• Value:The current value is a kind of premium. It decreases the shorter the remaining term.

Example shows the ratio of the key figures

To put all these terms in relation to one another, let's look at a simplified example with no time value.

  • You buy a call warrant on a stock. TheWarrant price is 20 euros. The Base priceat which you could buy the stock later amounts to 80 euros. The price of the share (Underlying price) is 100 euros at the time of purchase. So you could currently acquire the share at the same price as a direct investor in the market, namely for 100 euros (base price + warrant price).
  • Case 1: The stock rises. If the share rises to 115 euros, the value of the warrant also rises. Since we waive a fair value, the warrant price corresponds to the intrinsic value; it is calculated as follows: 115 euros (new base price) - 80 euros (base price) = 35 euros (price of the warrant).
    As you can see: In absolute figures, both the share and the warrant increase by 15 euros. But the leverage becomes clear in percentage figures: While the share rises by 15 percent, the price of the warrant rises by 75 percent.
  • Case 2: The stock falls. Conversely, if the share falls by 15 euros to an underlying price of 85 euros, the warrant price also falls. Following the same pattern as with the increase, the warrant price is now 5 euros. Again, the relative loss for the warrant is higher: while the share falls by 15 percent, the warrant price falls by 75 percent.

If the price of the share falls below the base price - in the example below 80 euros - the warrant would be worthless. If you had to sell the warrant (at the end of the term), you would have one Total loss suffered.

Note: The lever can change over time. This can further increase your risk.

When it can be worthwhile to redeem warrants

Warrants are rarely actually redeemed. It's only worth it anyway if the warrant "in the money" is ("in the money"). This is the case with a call warrant if the price of the underlying is above the strike price. In the case of a put warrant, the opposite applies, i.e. the price of the base value is below the base price.

A warrant, however, is "at the money" ("at the money"), if the price of the underlying is equal to the strike price. This applies to both calls and puts. In this case there is no intrinsic value (price of the underlying asset - base price = 0).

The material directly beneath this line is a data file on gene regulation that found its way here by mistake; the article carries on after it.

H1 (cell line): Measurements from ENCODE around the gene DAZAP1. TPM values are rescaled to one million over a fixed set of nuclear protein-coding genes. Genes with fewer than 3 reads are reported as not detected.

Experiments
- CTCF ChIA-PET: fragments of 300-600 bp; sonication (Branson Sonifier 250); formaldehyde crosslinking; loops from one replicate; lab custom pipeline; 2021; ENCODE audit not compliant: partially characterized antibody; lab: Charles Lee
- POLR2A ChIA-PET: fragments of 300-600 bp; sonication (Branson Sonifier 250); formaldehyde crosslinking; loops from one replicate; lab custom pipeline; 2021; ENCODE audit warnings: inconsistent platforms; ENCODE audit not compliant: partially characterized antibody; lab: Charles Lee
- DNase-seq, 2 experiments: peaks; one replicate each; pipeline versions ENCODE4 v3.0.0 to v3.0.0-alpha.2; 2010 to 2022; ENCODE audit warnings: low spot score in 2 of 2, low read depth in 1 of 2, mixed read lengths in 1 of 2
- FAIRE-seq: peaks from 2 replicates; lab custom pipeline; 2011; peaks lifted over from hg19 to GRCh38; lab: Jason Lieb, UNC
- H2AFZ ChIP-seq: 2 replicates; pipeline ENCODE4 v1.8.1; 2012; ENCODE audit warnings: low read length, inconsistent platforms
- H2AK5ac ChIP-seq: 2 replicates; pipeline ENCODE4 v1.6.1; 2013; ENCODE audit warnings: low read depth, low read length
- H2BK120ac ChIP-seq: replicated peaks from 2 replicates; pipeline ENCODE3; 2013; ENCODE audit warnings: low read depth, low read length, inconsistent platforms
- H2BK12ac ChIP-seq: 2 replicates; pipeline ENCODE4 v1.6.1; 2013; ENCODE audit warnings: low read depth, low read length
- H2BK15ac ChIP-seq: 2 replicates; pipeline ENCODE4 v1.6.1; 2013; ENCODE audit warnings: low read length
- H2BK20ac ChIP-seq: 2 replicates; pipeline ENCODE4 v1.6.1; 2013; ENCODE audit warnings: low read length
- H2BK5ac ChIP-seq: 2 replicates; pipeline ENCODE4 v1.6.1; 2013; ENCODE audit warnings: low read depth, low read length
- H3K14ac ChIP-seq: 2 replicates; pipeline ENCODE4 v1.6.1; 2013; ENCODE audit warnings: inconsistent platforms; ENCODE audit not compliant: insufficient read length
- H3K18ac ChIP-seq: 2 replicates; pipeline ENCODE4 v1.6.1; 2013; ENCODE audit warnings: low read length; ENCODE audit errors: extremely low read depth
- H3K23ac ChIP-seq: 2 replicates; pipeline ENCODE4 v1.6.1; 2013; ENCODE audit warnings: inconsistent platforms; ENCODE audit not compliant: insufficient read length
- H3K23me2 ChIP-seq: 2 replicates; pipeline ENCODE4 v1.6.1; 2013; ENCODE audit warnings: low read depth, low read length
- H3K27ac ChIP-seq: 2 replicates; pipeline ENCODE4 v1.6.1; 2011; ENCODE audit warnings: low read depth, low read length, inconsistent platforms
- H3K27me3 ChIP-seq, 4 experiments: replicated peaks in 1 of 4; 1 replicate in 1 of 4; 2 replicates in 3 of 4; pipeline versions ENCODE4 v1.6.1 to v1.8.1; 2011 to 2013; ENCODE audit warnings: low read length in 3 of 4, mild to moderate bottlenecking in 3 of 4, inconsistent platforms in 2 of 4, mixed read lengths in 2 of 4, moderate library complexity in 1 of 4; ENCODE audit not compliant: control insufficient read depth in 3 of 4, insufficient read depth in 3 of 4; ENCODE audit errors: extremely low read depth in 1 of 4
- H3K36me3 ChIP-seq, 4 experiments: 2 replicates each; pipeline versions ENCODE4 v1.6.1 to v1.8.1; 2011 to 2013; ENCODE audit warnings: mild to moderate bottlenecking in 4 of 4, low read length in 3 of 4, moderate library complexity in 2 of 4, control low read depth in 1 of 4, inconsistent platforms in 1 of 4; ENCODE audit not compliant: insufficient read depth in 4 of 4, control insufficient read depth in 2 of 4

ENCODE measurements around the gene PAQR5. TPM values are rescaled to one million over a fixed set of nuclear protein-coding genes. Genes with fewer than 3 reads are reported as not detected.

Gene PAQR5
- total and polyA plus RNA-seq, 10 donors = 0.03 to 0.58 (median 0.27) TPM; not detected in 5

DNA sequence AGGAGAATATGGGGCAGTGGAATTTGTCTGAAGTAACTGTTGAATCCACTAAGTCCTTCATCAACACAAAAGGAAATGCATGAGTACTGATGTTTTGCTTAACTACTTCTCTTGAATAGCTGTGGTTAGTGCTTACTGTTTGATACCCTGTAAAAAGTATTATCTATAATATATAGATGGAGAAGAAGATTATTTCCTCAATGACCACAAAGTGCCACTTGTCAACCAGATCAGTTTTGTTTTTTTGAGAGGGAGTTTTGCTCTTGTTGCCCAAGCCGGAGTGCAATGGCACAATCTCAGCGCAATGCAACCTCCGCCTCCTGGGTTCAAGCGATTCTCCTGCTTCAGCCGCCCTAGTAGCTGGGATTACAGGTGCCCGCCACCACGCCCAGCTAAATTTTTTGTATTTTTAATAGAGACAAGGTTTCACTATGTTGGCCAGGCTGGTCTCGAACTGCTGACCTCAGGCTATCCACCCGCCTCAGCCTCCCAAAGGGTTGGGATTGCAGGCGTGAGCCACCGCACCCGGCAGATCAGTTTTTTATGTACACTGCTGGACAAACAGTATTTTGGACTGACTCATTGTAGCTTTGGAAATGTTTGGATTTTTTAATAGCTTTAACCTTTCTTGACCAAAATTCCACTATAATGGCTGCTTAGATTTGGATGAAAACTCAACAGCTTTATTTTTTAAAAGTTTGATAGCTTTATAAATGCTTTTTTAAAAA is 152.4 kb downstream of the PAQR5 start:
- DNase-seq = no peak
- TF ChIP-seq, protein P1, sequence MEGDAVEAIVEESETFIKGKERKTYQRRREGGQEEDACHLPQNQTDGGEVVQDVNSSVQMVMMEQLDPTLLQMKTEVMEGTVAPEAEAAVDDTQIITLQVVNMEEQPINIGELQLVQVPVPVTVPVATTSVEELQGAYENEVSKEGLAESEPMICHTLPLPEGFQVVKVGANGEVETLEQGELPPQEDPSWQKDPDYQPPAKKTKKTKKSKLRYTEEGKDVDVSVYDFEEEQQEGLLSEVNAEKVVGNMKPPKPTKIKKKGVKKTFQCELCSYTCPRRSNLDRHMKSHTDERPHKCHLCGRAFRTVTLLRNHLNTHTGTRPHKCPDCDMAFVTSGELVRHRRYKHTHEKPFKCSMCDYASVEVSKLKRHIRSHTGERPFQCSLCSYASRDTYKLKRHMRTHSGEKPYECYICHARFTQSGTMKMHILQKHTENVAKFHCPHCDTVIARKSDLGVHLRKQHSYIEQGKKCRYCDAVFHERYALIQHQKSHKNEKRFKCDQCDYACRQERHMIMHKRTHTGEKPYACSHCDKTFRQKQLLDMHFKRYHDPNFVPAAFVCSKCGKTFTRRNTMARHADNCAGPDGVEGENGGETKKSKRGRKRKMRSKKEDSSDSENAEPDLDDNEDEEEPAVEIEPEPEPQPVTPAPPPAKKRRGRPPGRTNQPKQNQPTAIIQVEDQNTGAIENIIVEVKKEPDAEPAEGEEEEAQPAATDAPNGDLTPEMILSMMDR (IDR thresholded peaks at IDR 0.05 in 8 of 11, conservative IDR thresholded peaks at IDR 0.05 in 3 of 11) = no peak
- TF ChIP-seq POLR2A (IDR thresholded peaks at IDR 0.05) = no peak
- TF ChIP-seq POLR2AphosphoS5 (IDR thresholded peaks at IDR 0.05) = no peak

"Out of the money" ("out of the money") is a call warrant if the price of the underlying is below the strike price. In the case of a put warrant, the reverse applies: the put is "out of the money" if the price of the underlying is above the strike price.

Table for a better overview:

WarrantsCallPutIs it worth redeeming?
"In the money"Base value above base priceUnderlying below the base priceYes
"At the money"Base value equals base priceBase value equals base priceNo
"Out of the money"Underlying below the base priceBase value above base price

No

Are warrants worthwhile for me?

That depends on how well you are familiar with various financial products. As an advanced or financial professional, warrants can be a good option for you to speculate on future market developments - or to hedge other risks (see below).

If, on the other hand, you are new to the stock market, warrants are probably not a good option for you as they are a highly speculative form of investment that is not suitable as a long-term investment. A significantly lower-risk asset class, on the other hand, are so-called Index funds or ETFs. These are passive funds that replicate a stock index like the Dax. So you invest in all stocks that are listed in the index. In the case of the Dax, these are companies like Allianz, Siemens or Volkswagen.

With an index fund, you spread your risk widely. Should a company do poorly, this has little effect on the entire stock index. In the long run, however, the share index price will rise. For you, this can be a decent return on a long-term investment.

Warrants as deposit protection: In certain cases - for example if you expect that the price of your shares in the portfolio could fall - you as an investor could buy a put warrant. In this way, they buy the right to sell the shares at a certain price without the prices having previously fallen even more. But that is also risky. If the stocks go up, the put is pointless and you have suffered a loss.